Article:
British woman in Bali is Indonesia's first confirmed coronavirus death


  • World
  • Wednesday, 11 Mar 2020

Women with protective masks walk on a bridge, as Indonesia confirmed new cases of coronavirus disease (COVID-19), in Jakarta, Indonesia, March 11, 2020. REUTERS/Ajeng Dinar Ulfiana

JAKARTA (Reuters) - A 53-year-old British woman hospitalised on the resort island of Bali has died from the coronavirus, Indonesia's first recorded death from the disease, officials said on Wednesday.

The British woman had arrived on the island on Feb. 29 and reported herself to medical authorities three days later after coming down with a fever, Dewa Made Indra, head of Bali's COVID-19 task force, told Metro TV.

Indonesian health ministry official Achmad Yurianto said she had been suffering from four other preexisting conditions including diabetes and hypertension.

"We are supporting the family of a British woman who has died in Indonesia and are in contact with local authorities," said John Nickell, a British embassy spokesman in Jakarta.

The British woman had been cremated at the family's request, said Indra.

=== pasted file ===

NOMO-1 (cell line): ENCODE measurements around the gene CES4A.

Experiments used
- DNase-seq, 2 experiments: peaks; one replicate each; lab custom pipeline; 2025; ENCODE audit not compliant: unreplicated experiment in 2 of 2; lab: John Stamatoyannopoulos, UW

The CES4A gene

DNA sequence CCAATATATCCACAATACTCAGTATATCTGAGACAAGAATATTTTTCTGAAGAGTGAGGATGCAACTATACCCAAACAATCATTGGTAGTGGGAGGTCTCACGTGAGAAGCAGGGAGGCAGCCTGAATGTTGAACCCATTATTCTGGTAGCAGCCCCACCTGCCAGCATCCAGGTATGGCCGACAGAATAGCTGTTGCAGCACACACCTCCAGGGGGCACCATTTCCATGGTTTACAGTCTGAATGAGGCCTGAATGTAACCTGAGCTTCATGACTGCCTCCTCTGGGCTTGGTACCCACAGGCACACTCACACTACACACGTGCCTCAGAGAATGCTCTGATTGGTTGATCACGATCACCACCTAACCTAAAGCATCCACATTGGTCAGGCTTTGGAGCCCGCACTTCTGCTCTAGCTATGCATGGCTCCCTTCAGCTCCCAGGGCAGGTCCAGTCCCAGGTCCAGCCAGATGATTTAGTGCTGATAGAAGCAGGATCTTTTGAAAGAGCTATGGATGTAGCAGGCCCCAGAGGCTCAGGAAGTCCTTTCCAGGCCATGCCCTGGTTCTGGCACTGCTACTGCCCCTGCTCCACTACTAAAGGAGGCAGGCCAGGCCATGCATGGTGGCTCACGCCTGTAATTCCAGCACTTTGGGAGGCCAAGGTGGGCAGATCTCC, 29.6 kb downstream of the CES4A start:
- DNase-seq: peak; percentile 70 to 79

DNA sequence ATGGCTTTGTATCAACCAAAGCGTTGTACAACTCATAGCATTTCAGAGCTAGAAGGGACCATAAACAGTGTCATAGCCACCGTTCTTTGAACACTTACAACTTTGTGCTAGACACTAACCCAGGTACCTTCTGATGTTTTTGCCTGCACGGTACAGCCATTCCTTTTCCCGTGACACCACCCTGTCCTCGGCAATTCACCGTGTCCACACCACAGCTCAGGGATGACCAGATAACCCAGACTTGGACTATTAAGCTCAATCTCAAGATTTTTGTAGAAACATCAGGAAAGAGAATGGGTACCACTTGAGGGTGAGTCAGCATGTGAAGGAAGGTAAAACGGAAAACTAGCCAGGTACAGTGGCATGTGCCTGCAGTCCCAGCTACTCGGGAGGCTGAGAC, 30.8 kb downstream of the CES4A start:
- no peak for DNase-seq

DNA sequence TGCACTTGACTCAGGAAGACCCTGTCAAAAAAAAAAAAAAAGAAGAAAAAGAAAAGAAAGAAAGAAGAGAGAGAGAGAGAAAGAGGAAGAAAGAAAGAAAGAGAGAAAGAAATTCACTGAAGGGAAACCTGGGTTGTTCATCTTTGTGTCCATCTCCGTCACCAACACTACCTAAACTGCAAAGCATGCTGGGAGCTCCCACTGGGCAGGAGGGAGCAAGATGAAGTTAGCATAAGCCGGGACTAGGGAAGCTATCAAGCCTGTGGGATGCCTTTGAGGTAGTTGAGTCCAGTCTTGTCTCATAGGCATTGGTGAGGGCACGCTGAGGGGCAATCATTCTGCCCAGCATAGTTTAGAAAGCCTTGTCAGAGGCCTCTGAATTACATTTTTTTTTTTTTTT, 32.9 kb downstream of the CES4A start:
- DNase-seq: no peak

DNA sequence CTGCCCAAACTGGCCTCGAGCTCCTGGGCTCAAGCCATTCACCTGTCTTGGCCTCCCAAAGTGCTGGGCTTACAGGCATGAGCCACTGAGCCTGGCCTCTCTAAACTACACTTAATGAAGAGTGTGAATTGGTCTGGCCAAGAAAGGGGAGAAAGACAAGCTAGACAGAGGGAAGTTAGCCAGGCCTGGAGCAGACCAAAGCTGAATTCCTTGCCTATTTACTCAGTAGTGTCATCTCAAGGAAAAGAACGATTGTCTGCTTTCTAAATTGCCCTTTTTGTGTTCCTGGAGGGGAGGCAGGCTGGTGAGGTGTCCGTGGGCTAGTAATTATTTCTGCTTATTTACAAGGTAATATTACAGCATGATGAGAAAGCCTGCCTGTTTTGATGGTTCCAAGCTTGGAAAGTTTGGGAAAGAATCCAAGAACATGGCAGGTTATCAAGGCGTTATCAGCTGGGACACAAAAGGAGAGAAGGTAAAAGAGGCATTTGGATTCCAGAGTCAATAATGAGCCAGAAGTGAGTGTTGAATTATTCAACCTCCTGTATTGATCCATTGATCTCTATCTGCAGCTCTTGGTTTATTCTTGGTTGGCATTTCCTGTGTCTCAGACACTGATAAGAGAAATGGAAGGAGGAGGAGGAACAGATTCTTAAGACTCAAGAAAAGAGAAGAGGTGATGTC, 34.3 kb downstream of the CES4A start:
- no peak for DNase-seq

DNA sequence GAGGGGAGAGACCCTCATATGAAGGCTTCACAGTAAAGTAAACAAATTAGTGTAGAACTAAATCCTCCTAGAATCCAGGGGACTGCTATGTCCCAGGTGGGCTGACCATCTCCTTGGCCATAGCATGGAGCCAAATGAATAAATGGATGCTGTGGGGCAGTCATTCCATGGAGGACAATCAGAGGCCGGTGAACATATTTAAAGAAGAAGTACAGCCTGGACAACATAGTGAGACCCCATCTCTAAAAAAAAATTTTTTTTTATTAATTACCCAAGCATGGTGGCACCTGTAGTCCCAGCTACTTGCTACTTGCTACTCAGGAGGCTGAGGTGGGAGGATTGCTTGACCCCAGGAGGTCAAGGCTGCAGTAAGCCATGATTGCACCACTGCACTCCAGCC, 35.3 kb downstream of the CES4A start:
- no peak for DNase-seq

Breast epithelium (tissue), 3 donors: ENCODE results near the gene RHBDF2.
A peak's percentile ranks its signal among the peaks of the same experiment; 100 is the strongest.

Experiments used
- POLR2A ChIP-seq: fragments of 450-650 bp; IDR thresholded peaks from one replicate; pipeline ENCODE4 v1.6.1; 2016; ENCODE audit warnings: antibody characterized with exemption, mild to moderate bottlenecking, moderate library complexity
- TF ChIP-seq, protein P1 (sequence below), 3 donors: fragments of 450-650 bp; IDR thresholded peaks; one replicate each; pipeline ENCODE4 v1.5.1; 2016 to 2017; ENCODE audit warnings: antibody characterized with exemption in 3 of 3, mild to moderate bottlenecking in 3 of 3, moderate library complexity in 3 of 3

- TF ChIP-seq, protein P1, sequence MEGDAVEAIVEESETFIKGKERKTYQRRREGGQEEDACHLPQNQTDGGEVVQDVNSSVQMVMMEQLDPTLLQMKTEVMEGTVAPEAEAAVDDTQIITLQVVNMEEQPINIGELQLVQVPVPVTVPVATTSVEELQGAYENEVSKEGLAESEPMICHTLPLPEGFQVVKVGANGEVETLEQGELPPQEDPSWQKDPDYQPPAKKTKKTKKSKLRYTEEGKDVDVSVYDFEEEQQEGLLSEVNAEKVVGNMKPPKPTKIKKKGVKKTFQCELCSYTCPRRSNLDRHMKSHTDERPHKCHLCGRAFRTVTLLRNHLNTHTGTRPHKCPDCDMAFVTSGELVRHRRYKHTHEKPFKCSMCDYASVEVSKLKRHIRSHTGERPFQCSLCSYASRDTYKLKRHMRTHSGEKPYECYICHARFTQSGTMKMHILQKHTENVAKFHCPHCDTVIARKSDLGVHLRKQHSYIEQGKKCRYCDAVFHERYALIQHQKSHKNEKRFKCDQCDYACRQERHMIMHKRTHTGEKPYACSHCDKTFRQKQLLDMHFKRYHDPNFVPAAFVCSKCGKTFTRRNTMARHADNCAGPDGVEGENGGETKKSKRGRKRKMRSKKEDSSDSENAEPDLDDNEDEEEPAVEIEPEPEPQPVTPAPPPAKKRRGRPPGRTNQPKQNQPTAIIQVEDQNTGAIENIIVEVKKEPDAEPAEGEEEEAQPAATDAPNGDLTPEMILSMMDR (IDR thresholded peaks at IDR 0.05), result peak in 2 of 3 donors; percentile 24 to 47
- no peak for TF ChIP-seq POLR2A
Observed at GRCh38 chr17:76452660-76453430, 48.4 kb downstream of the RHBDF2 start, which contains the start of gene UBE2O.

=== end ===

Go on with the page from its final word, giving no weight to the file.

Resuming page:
Bali, a popular destination for Chinese and other foreign tourists, previously had not reported any confirmed cases of the coronavirus.

Indra said that 21 people who had had contact with the woman had been tested.

Indonesia, the world’s fourth most populous nation, confirmed its first cases of the virus only last week, amid concern among some medical professionals of a lack of vigilance and a risk of undetected cases.

The health ministry has tested around 800 people for coronavirus, according to data on its web site. Indonesia on Wednesday confirmed seven new cases, bringing the total to 34.

The ages of the new patients, all of whom are Indonesian nationals and had contracted the virus overseas, ranged from 29 to 84 years old, said health ministry official Yurianto.

Indonesian authorities have said the confirmed cases had been imported from overseas or linked to a cluster in Jakarta tied to a Japanese visitor, though they are still investigating the origins of the infection in one patient.

"So far, no one is found to have had contact with the patient," said Yurianto, who added that two patients had been discharged from Jakarta's infectious diseases hospital after recovering.

Amid increased concern over the outbreak in the capital, Jakarta governor Anies Baswedan has cancelled for the next two weeks a car-free day usually held on Sunday. Plans for Jakarta to host a Formula E electric car race scheduled for June 6 have been postponed.

(Additional reporting by Ed Davies; Writing by Stanley Widianto; Editing by Ed Davies and Peter Graff)

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